smoke detector. It's easy to sleep until noon, which is why
we sleep until one, which is why we're rushing across the
Except I am the only one rushing. Mike is wearing flip-flops,
tres gauche for a canoe trip, and it is with some awkwardness
that I finally wiggle the food pack over his shoulders and
send him on his way. Minutes later I pass him a short way
up the rolling hills of the 1 km trail, sweating and puffing.
I burst past with the canoe on my head, then drop the canoe
into the sand of the trickling Petawawa, run back to find
Mike flip-flopping along, managing, despite evidence to the
contrary, to wear a smile on his sweaty face. "This is
fun!" he says.
The night before we left, I cruised into Mike's neighbourhood
- one of Toronto's worst, or so they tell me, Jane and Finch
in the north West End. "It's not that bad," he says.
When we head to the nearest mall to get a Roti, a Jamaican
pita-type thing Mike's been telling me about, we are the only
two white people in the place. I don't think Mike even notices,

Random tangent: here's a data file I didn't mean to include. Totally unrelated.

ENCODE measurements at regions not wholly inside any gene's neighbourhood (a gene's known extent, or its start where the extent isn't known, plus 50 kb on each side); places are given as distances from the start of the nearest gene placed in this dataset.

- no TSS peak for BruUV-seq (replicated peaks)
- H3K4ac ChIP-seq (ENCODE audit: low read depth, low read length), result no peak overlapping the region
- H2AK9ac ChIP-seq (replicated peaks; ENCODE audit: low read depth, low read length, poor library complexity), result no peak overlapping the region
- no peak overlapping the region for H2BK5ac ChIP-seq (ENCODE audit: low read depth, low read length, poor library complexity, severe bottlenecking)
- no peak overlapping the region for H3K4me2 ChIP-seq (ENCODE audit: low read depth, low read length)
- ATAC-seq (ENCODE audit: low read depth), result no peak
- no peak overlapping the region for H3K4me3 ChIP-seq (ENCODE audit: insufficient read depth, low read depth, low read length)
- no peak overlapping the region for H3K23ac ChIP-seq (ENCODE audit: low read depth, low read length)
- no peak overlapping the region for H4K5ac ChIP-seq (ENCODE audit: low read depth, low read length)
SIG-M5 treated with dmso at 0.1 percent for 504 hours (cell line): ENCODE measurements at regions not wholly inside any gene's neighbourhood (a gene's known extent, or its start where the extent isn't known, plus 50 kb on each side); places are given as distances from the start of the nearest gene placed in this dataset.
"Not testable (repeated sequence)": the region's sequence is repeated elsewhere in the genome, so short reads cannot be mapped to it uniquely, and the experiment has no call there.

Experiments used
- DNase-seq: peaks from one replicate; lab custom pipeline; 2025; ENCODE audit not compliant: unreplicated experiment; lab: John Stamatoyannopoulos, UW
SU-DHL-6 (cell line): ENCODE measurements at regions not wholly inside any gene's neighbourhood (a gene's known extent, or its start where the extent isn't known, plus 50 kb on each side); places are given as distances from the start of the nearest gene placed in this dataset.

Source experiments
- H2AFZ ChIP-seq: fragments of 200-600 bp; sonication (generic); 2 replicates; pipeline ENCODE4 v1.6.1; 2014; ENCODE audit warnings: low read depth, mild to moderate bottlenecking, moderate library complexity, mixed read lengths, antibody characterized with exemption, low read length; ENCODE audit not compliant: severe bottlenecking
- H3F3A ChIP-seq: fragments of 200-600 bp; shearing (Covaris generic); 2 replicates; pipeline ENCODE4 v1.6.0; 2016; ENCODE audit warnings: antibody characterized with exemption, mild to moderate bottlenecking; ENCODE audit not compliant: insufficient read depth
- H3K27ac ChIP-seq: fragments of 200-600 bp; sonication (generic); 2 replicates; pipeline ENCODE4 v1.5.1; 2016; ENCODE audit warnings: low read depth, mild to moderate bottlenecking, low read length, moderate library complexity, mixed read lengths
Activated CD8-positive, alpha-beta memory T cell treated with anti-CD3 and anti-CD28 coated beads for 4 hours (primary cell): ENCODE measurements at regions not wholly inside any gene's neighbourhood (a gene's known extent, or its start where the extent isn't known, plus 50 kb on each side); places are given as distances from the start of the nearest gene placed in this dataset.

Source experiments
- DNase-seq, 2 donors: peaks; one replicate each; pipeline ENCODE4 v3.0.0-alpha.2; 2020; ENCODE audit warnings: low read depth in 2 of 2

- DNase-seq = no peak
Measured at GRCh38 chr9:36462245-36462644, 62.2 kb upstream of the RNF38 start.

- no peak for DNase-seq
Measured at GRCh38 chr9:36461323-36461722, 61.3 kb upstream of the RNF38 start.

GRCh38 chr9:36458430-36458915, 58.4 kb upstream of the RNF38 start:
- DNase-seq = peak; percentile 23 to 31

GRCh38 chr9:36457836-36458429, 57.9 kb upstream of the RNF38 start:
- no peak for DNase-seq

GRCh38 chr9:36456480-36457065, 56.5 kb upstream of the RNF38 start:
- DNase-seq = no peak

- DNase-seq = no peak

something I wish all of us could manage, but it's a sign of
Mike's bewilderment. He's walked through life this way.
Mike's brother Andy entered high school to see his older
brother traipsing through the halls with the same oblivious
innocence. Andy told me stories about students doing awful
things to his brother, and he got angrier the more he thought
about it. "He didn't have one friend," he said,
his cheeks beginning to steam. "There were 2000 people
in that school and he didn't have one single friend."
It was the first time in Andy's life that he discovered his
older brother had faults and weaknesses. Generally, in families,
the chain of worry goes down, not up.
We're well short of our game plan, but Mike and I pull into
a shadowy campsite and unpack. Mike gathers firewood while